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Want to know where batteries are going? Look at their ingredients.

This might not be a surprise, since I’m almost constantly going on about batteries—If you want to read more on the topic, we’ve got loads to choose from on the site. You can start here, here or here.

Batteries are going to transform transportation and could also be key in storing renewables like wind or solar power for times when those resources aren’t available. So in a way, they’re a central technology for the two sectors responsible for the biggest share of emissions: energy and transportation.

And if you want to understand what’s coming in batteries, you need to look at what’s happening right now in battery materials. The International Energy Agency just released a new report on the state of critical minerals in energy, which has some interesting battery-related tidbits. So for the newsletter this week, let’s dive into some data about battery materials. 

So what’s new with battery materials?

This probably isn’t news to you, but EV sales are growing quickly—they made up 14% of global new vehicle sales in 2022 and will reach 18% in 2023, according to the IEA. This global growth is one of the reasons we here at MIT Technology Review put “the inevitable EV” on our list of breakthrough technologies this year.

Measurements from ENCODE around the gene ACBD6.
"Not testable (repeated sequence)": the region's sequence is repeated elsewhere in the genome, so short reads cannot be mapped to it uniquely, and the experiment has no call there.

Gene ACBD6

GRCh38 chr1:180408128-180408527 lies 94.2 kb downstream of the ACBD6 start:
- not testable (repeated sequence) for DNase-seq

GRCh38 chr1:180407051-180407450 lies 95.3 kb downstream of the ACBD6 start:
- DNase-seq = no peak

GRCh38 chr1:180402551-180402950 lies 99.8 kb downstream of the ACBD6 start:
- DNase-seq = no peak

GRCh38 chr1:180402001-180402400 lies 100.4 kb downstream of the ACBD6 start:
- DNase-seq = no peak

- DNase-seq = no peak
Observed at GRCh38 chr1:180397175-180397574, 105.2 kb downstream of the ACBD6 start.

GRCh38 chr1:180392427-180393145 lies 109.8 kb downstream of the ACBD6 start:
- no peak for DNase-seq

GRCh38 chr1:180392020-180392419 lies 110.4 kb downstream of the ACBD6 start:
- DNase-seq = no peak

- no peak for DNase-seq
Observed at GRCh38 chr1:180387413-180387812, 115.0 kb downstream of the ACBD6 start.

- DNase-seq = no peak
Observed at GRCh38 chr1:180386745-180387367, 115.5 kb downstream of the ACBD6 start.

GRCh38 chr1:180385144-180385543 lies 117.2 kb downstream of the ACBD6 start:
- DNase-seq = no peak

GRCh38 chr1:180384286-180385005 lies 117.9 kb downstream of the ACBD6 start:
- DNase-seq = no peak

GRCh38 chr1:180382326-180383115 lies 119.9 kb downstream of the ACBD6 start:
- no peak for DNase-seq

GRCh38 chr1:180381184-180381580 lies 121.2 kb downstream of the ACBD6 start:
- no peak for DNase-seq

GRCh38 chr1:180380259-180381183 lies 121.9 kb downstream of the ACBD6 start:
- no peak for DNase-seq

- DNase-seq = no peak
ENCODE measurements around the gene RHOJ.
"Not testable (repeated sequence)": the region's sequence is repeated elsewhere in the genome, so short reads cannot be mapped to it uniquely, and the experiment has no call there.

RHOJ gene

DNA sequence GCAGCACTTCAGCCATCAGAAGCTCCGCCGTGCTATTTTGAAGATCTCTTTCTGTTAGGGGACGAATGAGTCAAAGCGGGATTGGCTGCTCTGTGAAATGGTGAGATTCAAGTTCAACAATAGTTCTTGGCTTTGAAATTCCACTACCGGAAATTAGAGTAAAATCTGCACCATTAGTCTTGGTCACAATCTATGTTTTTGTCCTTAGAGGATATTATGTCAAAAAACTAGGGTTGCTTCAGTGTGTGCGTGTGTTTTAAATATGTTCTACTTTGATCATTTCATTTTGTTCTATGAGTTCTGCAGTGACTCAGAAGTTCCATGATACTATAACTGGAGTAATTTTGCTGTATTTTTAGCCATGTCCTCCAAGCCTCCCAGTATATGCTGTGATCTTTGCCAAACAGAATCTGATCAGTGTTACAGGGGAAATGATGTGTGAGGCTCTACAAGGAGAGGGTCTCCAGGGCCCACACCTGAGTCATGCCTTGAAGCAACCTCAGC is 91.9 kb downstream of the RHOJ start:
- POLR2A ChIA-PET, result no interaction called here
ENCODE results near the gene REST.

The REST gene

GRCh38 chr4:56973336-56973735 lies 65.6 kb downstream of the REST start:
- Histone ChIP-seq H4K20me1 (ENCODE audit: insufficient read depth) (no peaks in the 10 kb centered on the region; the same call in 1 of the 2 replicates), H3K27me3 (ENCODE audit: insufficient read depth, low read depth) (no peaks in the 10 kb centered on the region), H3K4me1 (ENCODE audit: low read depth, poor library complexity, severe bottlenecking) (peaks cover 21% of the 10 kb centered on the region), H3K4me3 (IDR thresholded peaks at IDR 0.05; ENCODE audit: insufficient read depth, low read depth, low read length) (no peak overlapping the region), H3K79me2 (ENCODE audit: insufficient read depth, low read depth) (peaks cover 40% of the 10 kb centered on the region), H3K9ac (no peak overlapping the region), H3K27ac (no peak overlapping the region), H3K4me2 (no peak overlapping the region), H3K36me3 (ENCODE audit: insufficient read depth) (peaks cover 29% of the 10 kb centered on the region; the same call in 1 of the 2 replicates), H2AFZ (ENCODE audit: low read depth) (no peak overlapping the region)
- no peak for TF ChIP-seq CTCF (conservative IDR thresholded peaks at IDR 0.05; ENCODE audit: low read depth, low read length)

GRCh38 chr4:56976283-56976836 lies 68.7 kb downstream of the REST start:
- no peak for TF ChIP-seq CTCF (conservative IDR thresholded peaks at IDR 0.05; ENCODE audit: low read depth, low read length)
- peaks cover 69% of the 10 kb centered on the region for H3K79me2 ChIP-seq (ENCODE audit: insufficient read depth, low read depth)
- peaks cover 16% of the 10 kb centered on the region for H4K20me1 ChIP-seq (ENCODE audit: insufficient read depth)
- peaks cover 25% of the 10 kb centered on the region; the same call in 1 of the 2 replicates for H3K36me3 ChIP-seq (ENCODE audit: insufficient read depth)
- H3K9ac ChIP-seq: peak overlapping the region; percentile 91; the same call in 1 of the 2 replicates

Add to the steady market growth the fact that around the world, EV batteries are getting bigger. That’s right—not just in the US, which is infamous for its massive vehicles. The US still takes the cake for the largest average battery capacity, but the inflation of battery size is a worldwide phenomenon, with both Asia and Europe seeing a similar or even more dramatic jump in recent years.

Add up the growing demand for EVs, a rising battery capacity around the world, and toss in the role that batteries could play for storage on the grid, and it becomes clear that we’re about to see a huge increase in demand for the materials we need to make batteries. 

Take lithium, one of the key materials used in lithium-ion batteries today. If we’re going to build enough EVs to reach net-zero emissions, lithium demand is going to increase roughly tenfold between now and 2040. Lithium is one of the most dramatic examples, but other metals, like copper and nickel, are also going to be in high demand in the coming decades (you can play around with the IEA’s data explorer for yourself here).

We’re not going to run out of any of the materials we need to generate renewable energy, as I wrote earlier this year. Batteries could be a tighter scenario, but overall, experts say that we do have enough resources on the planet to make the batteries we need. And as battery recycling ramps up, we should eventually get to a place where there’s a stable supply of materials from old batteries.

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